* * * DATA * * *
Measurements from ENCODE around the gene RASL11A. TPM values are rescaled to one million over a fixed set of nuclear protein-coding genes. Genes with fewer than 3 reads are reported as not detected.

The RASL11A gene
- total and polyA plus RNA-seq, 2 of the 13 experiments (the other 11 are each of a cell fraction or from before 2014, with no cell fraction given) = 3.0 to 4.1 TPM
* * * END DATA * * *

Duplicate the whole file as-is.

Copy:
Measurements from ENCODE around the gene RASL11A. TPM values are rescaled to one million over a fixed set of nuclear protein-coding genes. Genes with fewer than 3 reads are reported as not detected.

The RASL11A gene
- total and polyA plus RNA-seq, 2 of the 13 experiments (the other 11 are each of a cell fraction or from before 2014, with no cell fraction given) = 3.0 to 4.1 TPM